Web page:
06/05/09 — Details are few on H1N1 infection

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Details are few on H1N1 infection

By Phyllis Moore
Published in News on June 5, 2009 1:46 PM

Details on the case of swine flu diagnosed this week at Seymour Johnson Air Force Base remain sparse, with health officials saying they cannot completely identify where the patient is located and if there are others in his immediate family who might be sick.

Despite the secrecy, local health officials still maintain there is no cause for alarm in the community.

"We're very restricted on the kind of information that we can release, not only professionally but legally, in what we can give in details," said Bill Furney of the North Carolina Office of Public Health Preparedness and Response. "I believe the information that was released by Seymour Johnson Air Force Base public affairs office, frankly, they gave more information than I could have."

Furney said his office is not concerned too much about where the patient acquired the flu, since H1N1 seems to be "everywhere" at this point.

"We're hearing of cases all over," he said. "The risk now is the same regardless of where the person came from."

Wayne County Health Director James Roosen said he is satisfied that a travel history has been done by the base.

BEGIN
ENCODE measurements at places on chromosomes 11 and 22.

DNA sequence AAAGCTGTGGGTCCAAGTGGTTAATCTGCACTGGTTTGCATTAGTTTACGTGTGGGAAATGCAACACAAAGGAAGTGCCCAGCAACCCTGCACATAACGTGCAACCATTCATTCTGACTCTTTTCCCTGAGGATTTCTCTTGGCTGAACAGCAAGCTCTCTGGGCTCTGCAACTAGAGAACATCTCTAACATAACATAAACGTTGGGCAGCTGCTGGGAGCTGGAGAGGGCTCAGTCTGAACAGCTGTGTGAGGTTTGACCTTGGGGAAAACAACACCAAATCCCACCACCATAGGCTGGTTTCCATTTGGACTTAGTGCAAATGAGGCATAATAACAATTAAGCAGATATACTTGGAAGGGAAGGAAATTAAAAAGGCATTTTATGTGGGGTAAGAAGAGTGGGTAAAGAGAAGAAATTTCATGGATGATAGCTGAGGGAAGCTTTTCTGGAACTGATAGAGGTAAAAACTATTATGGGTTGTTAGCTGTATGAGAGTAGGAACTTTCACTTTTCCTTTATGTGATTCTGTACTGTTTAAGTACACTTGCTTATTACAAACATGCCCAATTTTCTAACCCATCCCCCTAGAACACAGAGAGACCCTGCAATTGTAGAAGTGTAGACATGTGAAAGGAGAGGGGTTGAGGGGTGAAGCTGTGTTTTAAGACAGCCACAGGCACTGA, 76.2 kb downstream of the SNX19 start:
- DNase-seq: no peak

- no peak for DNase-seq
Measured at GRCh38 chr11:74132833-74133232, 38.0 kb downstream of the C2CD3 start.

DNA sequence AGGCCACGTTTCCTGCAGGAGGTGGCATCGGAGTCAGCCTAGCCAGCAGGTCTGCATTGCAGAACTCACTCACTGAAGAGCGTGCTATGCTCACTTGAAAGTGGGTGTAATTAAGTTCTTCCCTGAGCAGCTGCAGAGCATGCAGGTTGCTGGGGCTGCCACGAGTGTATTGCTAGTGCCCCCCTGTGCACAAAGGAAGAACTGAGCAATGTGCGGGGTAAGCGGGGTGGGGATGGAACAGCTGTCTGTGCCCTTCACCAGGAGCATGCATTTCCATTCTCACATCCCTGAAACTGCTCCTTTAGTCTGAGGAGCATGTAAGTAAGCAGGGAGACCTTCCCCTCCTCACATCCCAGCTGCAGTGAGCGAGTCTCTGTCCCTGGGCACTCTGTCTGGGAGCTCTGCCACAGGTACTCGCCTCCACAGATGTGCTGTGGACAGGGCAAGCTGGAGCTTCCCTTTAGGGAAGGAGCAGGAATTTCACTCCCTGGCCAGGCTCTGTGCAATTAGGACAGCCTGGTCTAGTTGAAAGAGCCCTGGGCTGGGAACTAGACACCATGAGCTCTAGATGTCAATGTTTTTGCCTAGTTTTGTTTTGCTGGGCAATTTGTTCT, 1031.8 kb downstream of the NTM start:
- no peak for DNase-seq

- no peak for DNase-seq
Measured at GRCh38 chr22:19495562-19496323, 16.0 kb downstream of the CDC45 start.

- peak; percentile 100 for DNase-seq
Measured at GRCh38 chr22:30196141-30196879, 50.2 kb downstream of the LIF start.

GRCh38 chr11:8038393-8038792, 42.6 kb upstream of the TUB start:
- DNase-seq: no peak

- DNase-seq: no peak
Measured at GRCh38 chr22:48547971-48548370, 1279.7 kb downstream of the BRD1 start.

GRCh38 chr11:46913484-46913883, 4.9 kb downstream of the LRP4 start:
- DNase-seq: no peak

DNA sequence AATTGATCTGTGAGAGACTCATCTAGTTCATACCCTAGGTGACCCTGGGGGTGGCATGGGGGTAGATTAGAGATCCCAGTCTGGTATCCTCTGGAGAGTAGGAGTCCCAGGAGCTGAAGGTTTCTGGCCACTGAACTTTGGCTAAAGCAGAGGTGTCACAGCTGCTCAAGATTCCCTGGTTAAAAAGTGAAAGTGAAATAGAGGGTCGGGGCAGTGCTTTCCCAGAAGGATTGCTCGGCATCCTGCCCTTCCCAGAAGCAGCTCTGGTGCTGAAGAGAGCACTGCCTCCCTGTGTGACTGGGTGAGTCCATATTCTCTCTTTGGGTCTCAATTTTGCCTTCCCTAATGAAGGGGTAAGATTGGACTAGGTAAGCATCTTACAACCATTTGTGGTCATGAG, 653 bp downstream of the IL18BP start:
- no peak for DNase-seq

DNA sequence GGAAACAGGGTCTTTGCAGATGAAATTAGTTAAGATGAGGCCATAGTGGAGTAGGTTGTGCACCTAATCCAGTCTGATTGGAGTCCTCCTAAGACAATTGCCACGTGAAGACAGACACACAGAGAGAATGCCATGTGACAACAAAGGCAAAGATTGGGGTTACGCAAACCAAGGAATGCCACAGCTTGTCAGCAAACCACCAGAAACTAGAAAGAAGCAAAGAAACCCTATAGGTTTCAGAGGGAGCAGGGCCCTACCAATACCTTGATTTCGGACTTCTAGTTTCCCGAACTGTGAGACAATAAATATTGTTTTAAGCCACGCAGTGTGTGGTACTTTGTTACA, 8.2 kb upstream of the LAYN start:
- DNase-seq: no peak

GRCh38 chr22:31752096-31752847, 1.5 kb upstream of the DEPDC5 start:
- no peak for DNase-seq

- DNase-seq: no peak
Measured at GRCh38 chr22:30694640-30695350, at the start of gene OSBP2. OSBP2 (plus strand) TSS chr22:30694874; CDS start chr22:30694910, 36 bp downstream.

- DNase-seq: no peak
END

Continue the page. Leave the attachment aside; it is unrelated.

"I don't think there was anything significant found, such as their having recently returned from Mexico or New York," or any area where an outbreak had been earlier reported, he said.

"The only thing I can say is that we're dealing with a virus that's probably everywhere and being spread by people who may not know that they have this virus."

Roosen maintained that the base did a "fantastic job" conducting the contact tracing, determining who was exposed and how.

"There wasn't any extensive travel," he said this morning. "The disease report card was filed at the Health Department and sent to Raleigh, but it's private. There's no way that the media can get that."

Furney also confirmed that the report was considered "confidential" and could not be accessed today.

Further details on the patient are also being kept under wraps.

Roosen would only say, "We're not concerned about that. I think everything has been taken care of as far as everything we can do with the investigation -- determining who's at risk, if it poses any risk to the community -- we have already looked at that and covered those bases."

Ken Derksen, public information officer with Wayne County Public Schools, said the district takes its cues from the Health Department as far as what steps need to be taken in a situation such as this.

"As far as I know there were no family members that are in the school system and there weren't any in day care, if there were children," he said. "If there were, they were young, but there was nothing impacting the schools."

Amy Cain, director of public relations at Wayne Memorial Hospital, said today that community reaction to the H1N1 news has been calm.

"In the Emergency Department, we have only had a few phone calls from folks wanting clarification on symptoms," Ms. Cain said. "There has been no spike of activity -- not even a spike in anxiety other than those few phone calls."